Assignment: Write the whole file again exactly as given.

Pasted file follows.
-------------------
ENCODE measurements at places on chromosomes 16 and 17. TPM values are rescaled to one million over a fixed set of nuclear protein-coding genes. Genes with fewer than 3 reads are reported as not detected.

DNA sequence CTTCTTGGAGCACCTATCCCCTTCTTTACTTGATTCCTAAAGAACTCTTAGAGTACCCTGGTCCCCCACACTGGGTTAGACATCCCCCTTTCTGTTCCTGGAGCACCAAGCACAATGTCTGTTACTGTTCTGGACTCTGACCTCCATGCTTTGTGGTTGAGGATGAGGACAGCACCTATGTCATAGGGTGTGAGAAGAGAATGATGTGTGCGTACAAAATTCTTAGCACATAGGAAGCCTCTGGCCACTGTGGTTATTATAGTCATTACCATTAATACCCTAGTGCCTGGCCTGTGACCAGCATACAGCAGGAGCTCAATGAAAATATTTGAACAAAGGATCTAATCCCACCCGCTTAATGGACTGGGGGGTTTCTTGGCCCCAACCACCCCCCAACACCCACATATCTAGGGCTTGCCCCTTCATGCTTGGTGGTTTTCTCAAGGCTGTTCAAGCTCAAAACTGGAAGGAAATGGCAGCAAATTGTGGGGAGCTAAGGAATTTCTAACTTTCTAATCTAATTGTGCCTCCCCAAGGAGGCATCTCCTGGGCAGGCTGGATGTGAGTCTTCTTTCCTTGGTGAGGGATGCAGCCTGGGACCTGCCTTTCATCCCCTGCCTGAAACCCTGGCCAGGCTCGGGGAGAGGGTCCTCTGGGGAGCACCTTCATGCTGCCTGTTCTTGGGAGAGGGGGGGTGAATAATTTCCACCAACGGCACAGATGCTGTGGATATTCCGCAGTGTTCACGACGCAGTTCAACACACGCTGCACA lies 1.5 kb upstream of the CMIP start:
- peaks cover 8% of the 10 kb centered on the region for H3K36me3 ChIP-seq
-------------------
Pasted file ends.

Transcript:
ENCODE measurements at places on chromosomes 16 and 17. TPM values are rescaled to one million over a fixed set of nuclear protein-coding genes. Genes with fewer than 3 reads are reported as not detected.

DNA sequence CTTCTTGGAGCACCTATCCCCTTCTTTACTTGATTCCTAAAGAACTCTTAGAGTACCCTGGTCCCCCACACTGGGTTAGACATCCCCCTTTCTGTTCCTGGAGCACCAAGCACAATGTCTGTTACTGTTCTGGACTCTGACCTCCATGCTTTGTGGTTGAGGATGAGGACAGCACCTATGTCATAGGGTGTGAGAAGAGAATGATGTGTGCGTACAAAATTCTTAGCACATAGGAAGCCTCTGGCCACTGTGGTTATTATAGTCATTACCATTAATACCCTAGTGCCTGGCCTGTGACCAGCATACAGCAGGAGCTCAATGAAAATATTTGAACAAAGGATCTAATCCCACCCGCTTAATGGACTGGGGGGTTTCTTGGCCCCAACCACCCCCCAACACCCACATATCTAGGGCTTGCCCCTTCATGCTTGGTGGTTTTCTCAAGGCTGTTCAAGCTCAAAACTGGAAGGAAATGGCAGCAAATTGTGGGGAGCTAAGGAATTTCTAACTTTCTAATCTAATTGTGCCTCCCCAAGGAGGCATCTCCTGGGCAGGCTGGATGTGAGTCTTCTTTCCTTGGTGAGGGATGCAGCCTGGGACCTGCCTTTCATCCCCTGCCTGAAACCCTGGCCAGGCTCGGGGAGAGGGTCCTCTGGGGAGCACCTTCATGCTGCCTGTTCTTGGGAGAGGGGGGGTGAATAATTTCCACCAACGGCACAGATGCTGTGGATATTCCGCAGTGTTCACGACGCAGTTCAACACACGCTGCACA lies 1.5 kb upstream of the CMIP start:
- peaks cover 8% of the 10 kb centered on the region for H3K36me3 ChIP-seq